Ken was very active in the earlier history of PICES. He was a Canadian member of the BIO Committee from its very first meetings until 2000, a member of Working Group 6 on the Subarctic Gyre, and Working Group 7 on Modeling Ocean Circulation. He worked to integrate the JGOFS North Pacific Task Team into PICES activities. In addition to his personal contributions to science, he also mentored, encouraged and entrained younger scientists into PICES activities. Many of these individuals are in the room today - you know who you are!
Ken has been an adjunct professor at both the University of Victoria and the University of British Columbia, and for the last several years, he has been spending most of his time working at the Canadian Centre for Climate Modelling and Analysis, a branch of Environment Canada located on the campus of the University of Victoria. There, he is engaged in an interdepartmental effort to develop a global atmosphere, land and ocean climate model, complete with an ocean carbon cycle.
Please join me in congratulating Dr. Kenneth Denman as the 2007 Wooster Award winner.
It is a privilege to endorse the selection of Ken Denman for the Wooster Award, not only for his many services to PICES but also for his cross-disciplinary scientific approach that epitomizes the aspirations of PICES from its inception. When I read his list of research interests and resulting publications, I see them all as significant contributions to the unifying question that has motivated the organization from the beginning - "What is the nature of the subarctic Pacific ecosystem and how is it affected over periods of months to centuries by changes in the physical environment, by interactions among components of the ecosystem, and by human activities?" In particular, he has brought his insight as a physicist to an assessment of the physical and biological mechanisms whereby these ecosystem changes are effected. It is through the efforts of Ken Denman and his colleagues, and the support of organizations such as PICES, that we can hope one day to establish a more sustainable relationship with the North Pacific and its flora and fauna.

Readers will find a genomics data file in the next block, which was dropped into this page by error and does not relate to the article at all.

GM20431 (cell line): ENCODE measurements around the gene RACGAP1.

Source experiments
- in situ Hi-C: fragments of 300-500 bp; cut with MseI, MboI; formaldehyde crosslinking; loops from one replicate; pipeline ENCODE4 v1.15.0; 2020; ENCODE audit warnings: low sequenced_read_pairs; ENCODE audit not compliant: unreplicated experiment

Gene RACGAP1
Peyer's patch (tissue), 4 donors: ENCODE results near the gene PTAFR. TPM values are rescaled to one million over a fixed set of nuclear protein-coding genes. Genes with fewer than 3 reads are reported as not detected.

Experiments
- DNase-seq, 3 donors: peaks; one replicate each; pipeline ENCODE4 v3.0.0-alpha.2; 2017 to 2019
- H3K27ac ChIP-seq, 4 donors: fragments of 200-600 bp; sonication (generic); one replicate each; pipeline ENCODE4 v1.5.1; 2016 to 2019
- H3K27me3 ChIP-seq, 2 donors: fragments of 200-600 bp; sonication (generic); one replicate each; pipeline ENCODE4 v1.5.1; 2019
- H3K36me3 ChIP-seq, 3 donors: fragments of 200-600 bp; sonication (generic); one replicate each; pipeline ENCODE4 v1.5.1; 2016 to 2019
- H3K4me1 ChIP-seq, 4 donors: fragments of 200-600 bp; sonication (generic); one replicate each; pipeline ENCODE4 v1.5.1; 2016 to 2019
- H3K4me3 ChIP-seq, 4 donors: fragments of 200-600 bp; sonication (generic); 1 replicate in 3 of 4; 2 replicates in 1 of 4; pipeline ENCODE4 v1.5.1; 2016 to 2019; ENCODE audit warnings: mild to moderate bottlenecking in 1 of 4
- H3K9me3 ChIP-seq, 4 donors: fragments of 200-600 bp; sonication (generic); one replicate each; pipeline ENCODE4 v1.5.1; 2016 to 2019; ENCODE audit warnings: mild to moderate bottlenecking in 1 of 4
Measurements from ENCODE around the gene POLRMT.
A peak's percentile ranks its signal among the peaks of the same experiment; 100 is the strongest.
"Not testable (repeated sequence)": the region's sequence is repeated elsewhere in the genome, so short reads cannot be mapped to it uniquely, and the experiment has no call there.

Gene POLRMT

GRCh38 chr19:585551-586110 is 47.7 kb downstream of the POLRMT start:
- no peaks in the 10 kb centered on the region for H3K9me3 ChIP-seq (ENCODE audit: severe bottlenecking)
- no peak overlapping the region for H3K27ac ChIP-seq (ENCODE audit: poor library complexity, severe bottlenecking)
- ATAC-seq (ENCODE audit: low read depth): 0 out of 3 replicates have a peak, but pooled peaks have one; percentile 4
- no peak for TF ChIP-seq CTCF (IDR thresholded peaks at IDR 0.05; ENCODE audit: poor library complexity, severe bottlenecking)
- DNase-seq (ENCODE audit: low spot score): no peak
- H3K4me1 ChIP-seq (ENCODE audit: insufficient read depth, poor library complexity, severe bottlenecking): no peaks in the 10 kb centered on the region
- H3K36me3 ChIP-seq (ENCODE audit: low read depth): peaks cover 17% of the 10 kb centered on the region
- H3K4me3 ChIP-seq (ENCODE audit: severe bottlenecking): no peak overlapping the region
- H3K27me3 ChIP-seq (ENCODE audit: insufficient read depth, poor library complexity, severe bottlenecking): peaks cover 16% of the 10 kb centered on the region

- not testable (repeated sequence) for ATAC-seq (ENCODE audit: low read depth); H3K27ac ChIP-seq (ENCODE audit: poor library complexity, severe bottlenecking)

It is a great honour and privilege to be selected as the recipient of the 2007 Wooster Award. The citation is very flattering, and I would like to thank the people who nominated me for the award. I first went to Ocean Station Papa in May 1972, early in the 51 years of oceanographic sampling there, although at the time I thought that it was already a very long time series. Since then, except for five years when I worked at the Bedford Institute of Oceanography in Halifax on Canada's Atlantic coast, I have worked towards understanding first the physics, then the planktonic ecology, and more recently the biogeochemistry of the subarctic Northeast Pacific Ocean. Two Canadian scientists from the Department of Fisheries and Oceans influenced my scientific path early on. First, Sus Tabata had published two fascinating papers on the time series measurements at Ocean Station Papa that guided my Ph.D. thesis research on the dynamics of the upper mixed layer of the ocean. Second, Tim Parsons, as I was finishing my thesis, encouraged me to look beyond physics and apply my expertise in physics to the planktonic ecosystem and related biogeo-chemical cycles. I followed his advice and as a result have had a wonderful and fascinating career studying the interactions between physical, biological and chemical processes in the North Pacific. So, I thank you all for this great honour, and I thank Warren Wooster for his vision and perseverance in getting PICES started.